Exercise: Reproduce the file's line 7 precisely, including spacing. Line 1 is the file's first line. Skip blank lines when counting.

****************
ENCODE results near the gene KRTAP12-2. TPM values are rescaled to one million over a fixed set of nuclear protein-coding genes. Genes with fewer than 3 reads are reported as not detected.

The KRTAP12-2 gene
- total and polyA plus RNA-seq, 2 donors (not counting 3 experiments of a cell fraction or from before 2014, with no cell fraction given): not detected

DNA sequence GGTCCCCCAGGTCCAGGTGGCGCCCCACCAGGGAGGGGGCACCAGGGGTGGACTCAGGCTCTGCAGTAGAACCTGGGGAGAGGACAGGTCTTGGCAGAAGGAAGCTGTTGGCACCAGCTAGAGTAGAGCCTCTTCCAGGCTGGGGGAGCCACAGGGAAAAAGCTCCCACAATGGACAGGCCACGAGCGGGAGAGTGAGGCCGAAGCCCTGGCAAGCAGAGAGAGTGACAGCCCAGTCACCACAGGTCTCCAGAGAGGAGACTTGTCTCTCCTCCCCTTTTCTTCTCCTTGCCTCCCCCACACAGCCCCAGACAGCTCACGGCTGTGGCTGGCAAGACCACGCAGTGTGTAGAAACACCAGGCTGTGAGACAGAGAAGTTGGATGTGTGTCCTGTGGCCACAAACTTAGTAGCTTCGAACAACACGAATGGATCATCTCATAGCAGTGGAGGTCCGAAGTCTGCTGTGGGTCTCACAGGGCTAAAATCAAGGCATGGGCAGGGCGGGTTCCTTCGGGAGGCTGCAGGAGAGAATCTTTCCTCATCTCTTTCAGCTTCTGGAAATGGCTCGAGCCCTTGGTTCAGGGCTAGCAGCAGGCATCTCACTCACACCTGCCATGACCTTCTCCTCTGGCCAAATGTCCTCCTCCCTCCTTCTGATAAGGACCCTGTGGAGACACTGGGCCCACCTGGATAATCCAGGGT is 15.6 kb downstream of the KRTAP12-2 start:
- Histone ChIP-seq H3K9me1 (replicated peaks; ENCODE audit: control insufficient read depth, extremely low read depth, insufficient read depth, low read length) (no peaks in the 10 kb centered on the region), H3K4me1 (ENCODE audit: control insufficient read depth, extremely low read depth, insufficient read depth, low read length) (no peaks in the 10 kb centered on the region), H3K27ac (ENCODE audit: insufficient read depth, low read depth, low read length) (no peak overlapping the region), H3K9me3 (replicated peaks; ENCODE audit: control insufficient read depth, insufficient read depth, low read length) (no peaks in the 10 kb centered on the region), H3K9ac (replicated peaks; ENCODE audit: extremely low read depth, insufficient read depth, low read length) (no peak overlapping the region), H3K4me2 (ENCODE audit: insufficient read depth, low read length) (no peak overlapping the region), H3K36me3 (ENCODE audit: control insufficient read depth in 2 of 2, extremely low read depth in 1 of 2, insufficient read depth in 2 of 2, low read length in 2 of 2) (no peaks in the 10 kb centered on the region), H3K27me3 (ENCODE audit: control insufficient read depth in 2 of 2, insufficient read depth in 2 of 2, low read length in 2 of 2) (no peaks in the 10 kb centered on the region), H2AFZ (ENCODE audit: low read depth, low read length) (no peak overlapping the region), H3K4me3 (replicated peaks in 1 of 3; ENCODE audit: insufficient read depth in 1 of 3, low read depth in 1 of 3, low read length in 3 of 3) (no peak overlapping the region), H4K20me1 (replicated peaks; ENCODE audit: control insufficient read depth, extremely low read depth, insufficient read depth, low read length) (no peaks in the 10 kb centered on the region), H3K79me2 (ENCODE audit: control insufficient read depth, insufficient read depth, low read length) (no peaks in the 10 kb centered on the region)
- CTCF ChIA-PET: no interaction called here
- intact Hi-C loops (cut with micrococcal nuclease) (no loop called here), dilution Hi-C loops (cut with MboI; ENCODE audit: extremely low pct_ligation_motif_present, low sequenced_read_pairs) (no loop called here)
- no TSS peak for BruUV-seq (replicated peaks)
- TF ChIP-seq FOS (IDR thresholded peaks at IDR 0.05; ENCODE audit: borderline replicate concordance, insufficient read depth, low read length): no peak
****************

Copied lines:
- intact Hi-C loops (cut with micrococcal nuclease) (no loop called here), dilution Hi-C loops (cut with MboI; ENCODE audit: extremely low pct_ligation_motif_present, low sequenced_read_pairs) (no loop called here)